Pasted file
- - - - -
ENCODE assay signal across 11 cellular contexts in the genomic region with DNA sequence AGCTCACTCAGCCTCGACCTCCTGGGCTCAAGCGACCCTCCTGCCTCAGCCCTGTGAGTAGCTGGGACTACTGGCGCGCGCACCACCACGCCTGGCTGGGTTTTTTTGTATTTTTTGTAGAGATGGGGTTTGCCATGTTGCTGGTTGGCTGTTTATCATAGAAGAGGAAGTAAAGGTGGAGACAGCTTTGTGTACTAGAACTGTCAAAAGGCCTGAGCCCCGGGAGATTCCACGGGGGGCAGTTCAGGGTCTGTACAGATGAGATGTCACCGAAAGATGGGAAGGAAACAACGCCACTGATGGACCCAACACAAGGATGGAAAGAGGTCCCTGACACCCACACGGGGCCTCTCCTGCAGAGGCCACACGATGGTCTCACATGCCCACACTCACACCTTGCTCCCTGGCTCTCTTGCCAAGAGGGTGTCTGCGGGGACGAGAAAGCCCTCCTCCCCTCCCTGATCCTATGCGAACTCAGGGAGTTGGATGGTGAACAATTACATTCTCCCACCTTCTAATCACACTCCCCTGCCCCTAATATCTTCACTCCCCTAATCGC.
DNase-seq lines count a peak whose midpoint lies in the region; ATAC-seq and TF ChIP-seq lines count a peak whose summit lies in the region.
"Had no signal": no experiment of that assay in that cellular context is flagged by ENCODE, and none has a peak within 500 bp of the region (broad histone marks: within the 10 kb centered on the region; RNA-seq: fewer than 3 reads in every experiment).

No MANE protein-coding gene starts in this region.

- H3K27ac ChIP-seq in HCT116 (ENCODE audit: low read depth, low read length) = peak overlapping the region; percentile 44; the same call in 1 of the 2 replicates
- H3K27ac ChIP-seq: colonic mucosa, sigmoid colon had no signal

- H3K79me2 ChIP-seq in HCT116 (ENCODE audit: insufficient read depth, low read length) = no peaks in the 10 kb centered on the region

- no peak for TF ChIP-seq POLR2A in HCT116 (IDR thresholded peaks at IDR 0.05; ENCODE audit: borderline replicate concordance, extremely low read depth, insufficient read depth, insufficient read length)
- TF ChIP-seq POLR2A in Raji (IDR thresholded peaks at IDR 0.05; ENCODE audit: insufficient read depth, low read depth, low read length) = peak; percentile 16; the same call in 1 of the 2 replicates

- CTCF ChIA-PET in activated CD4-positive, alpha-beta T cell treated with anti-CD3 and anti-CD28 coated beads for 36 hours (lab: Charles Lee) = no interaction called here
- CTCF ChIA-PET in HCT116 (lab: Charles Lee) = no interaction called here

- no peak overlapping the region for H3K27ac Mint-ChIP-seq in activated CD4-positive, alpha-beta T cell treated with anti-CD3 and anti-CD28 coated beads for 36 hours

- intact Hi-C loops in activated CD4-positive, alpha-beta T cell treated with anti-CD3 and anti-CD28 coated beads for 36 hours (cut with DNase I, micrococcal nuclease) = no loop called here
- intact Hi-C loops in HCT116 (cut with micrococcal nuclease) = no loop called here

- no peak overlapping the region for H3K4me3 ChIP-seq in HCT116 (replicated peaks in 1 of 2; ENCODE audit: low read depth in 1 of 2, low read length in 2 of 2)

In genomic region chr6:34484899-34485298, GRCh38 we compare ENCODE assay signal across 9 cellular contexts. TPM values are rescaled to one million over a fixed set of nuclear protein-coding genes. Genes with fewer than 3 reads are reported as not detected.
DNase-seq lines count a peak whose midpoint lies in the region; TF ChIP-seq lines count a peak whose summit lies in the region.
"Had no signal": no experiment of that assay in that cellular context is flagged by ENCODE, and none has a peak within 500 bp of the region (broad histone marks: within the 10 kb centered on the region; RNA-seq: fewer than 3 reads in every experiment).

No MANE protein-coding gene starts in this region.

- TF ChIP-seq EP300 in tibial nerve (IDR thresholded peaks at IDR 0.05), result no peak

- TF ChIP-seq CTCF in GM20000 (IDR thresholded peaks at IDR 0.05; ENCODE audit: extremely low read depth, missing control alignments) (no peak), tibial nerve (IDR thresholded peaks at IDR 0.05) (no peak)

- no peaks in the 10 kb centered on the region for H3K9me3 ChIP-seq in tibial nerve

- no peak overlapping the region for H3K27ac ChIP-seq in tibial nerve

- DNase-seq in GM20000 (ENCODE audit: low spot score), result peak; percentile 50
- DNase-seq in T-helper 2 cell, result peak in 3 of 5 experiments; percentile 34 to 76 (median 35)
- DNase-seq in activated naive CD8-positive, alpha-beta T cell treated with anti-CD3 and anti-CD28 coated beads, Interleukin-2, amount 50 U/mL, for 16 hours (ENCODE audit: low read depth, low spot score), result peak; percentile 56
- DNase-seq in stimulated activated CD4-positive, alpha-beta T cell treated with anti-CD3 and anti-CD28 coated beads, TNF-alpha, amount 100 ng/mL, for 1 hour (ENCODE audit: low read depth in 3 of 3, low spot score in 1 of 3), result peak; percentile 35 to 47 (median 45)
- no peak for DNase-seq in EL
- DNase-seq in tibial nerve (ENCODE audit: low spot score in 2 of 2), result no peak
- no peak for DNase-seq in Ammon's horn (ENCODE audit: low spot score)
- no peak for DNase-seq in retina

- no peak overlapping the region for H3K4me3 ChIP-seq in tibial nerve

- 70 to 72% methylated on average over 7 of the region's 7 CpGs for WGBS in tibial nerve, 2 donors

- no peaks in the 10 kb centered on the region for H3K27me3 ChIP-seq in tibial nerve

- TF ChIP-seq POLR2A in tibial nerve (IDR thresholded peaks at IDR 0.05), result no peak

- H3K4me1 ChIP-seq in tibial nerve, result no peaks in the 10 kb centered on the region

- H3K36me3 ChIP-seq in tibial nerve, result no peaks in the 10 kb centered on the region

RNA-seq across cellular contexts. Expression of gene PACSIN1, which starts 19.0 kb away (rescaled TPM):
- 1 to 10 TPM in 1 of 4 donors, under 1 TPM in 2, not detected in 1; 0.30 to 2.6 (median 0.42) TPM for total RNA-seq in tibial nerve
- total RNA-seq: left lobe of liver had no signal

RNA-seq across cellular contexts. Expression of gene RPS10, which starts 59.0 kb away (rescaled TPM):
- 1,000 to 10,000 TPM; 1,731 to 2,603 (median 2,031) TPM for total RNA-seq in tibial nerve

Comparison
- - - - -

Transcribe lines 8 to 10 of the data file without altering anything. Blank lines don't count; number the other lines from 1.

- no peak for TF ChIP-seq POLR2A in HCT116 (IDR thresholded peaks at IDR 0.05; ENCODE audit: borderline replicate concordance, extremely low read depth, insufficient read depth, insufficient read length)
- TF ChIP-seq POLR2A in Raji (IDR thresholded peaks at IDR 0.05; ENCODE audit: insufficient read depth, low read depth, low read length) = peak; percentile 16; the same call in 1 of the 2 replicates

- CTCF ChIA-PET in activated CD4-positive, alpha-beta T cell treated with anti-CD3 and anti-CD28 coated beads for 36 hours (lab: Charles Lee) = no interaction called here